Daily Israel Report
More

Zion's Corner Blogs


GCC Eyes Jordan and Morocco for Expansion

The six-member Gulf Cooperation Council looks to add Jordan and Morocco as it plans to transition into a diplomatic and military confederation.
By Gabe Kahn.
First Publish: 5/11/2011, 5:13 PM / Last Update: 5/11/2011, 5:52 PM

Jordan and Morocco may be joining the Gulf Cooperation Council (GCC), Gulf News reported Wednesday.

The summit-shaking proposal, announced at the annual Consultative Summit of the GCC, comes as the six-member council also discusses plans for creating a unified diplomatic and military confederation. The current members are Saudi arabia, Oman, the UAE, Bahrain, Qatar and Kuwait. 

Shaikh Jaber Al Khalifa, a political analyst, noted the move would unite all eight Arab monarchies in a single alliance.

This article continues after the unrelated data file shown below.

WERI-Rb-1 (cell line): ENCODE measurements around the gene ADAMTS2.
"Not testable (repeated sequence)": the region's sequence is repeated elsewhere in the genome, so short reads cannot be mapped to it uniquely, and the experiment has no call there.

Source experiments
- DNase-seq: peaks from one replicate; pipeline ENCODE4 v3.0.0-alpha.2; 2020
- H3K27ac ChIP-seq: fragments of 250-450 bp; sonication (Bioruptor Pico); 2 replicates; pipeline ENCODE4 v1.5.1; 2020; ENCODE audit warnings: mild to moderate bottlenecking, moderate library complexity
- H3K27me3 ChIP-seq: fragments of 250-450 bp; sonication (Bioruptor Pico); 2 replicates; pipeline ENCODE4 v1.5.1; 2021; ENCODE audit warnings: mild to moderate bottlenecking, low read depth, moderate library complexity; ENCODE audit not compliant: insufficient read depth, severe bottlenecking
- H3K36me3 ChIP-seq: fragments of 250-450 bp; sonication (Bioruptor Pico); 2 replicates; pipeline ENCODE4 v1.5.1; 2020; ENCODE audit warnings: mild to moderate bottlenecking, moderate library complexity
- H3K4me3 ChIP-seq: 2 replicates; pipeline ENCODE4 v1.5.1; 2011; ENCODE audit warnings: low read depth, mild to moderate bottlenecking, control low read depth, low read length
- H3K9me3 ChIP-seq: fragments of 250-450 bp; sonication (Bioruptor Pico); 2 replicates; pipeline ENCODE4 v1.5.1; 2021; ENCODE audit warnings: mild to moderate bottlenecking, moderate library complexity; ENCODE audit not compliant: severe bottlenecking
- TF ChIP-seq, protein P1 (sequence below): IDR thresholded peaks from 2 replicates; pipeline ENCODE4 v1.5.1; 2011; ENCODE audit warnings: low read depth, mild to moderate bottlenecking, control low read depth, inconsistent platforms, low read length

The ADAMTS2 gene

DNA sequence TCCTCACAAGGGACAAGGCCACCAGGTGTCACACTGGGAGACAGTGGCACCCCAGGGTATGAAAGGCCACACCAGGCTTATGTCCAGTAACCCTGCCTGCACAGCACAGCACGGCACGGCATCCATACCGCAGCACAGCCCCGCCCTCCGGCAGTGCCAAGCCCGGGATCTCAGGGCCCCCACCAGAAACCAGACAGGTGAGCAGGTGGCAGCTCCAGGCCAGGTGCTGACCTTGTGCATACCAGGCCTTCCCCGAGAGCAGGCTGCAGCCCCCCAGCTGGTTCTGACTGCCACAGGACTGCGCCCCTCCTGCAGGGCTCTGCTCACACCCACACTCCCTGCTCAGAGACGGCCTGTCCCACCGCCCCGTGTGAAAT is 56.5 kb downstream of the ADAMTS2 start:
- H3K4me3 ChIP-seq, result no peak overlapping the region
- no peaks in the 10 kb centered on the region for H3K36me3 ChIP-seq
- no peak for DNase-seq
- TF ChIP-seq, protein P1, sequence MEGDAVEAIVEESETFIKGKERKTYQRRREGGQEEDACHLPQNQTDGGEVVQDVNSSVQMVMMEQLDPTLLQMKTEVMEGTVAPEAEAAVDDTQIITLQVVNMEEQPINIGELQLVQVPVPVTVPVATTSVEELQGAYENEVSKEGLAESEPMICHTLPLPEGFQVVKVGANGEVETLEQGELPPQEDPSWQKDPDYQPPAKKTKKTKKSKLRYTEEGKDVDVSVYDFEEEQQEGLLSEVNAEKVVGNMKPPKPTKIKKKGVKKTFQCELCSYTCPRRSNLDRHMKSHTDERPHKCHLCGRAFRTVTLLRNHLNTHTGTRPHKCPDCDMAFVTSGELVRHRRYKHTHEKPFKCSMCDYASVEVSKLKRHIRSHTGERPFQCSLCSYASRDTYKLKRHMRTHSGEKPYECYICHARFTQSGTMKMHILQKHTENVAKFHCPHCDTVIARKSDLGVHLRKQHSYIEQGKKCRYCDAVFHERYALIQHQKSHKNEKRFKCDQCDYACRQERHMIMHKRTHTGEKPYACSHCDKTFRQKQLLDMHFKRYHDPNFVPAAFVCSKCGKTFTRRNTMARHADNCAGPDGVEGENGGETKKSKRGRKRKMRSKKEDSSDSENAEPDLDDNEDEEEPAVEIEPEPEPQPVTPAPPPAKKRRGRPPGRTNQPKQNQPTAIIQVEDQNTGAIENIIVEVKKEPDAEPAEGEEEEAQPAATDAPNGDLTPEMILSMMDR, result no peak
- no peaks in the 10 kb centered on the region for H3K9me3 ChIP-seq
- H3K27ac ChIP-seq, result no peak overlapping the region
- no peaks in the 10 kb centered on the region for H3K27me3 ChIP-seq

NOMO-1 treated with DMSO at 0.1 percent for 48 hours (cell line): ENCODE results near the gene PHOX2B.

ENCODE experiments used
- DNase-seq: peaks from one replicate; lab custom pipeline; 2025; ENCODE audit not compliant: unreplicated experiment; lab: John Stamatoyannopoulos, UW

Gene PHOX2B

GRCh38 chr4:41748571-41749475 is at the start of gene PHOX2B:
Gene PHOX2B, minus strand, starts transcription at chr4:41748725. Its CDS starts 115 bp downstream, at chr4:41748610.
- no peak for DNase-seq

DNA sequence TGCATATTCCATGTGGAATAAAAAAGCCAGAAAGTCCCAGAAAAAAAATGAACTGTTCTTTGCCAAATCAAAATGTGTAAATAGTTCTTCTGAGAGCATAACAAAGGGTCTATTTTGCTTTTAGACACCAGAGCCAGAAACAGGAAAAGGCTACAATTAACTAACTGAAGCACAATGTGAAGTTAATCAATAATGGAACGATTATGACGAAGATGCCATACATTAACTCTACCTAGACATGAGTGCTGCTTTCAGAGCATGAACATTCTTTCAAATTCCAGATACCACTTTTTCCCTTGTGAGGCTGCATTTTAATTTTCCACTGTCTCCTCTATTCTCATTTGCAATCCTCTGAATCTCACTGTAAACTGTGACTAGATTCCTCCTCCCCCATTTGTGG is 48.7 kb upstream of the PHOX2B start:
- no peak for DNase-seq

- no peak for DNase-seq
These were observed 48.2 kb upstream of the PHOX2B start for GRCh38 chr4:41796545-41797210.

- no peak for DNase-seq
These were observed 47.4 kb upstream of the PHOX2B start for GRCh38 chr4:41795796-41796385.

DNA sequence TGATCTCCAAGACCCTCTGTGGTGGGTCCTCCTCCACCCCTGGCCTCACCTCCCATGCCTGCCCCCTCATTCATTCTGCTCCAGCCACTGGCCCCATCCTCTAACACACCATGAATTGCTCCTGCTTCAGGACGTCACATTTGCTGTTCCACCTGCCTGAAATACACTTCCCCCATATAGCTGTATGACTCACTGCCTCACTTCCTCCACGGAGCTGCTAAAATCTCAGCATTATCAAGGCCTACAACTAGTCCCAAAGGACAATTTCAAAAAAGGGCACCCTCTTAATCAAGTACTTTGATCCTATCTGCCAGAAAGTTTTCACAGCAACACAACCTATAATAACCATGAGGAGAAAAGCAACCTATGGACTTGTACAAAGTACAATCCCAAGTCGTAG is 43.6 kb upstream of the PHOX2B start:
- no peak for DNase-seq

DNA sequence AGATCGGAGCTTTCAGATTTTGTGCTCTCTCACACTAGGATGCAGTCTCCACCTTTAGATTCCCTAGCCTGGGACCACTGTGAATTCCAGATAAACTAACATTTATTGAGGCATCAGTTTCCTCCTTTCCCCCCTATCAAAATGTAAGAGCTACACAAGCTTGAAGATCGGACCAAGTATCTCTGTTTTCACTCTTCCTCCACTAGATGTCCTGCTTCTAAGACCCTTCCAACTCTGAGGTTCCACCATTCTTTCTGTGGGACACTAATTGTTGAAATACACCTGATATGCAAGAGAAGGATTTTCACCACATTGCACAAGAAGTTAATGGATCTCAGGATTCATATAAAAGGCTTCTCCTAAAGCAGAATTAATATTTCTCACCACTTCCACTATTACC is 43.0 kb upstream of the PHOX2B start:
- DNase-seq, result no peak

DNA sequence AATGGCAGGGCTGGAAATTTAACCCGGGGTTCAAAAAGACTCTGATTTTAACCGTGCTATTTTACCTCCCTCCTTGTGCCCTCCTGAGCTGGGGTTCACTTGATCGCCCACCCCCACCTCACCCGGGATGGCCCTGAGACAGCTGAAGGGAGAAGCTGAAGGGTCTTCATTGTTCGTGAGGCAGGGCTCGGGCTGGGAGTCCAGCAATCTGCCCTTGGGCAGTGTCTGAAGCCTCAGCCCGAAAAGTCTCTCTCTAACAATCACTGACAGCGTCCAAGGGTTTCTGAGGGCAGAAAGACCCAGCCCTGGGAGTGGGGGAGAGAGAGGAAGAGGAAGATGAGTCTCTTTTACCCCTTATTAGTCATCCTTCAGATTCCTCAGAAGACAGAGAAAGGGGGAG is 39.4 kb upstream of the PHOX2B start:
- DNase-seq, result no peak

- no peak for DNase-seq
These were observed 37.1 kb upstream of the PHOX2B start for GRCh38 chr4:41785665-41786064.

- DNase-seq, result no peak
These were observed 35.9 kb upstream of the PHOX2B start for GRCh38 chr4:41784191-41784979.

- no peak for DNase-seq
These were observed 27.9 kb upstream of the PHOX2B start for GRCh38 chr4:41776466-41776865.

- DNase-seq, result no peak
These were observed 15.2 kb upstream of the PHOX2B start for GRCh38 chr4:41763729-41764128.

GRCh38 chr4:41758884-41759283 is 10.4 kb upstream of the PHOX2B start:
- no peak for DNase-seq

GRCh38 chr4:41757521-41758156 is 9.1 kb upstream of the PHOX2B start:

When political systems with common visions and ideas work together," Al Khalifa explaind. "You should expect good results because they are not held back by divergent political ideologies."

"The expansion of the only Arab alliance that has survived for almost 30 years should yield great outcomes. However, the integration should be gradual in order not to make mistakes or cause problems," Khalifa said.

Traditions and social norms are shared by Jordan and Saudi Arabia, Khalifa pointed out.

"It is colonialism that divided tribes and people through imposing borders," Khalifa elaborated. "Tribes have been divided into two and more countries. There are families for instance in Aqaba, Jordan, that have close family relations with families in Saudi Arabia."

If successful, Israel could find a unified Arab diplomatic and military confederation across the Jordan river. What Jordan's inclusion in the GCC, which has no diplomatic relations with Israel, would spell for the 1995 peace accord between Jordan and Israel is not clear.

Some observers are skeptical of the proposed expansion's success, however.

“We have close ties with Jordan, a country that has been familiar to us over the years,” one Arab observer at the conference said.

“The integration of Jordan, however, looks much easier than that of Morocco, a distant country about which we do not know much. We have nothing against Morocco, but we need to move more carefully here.”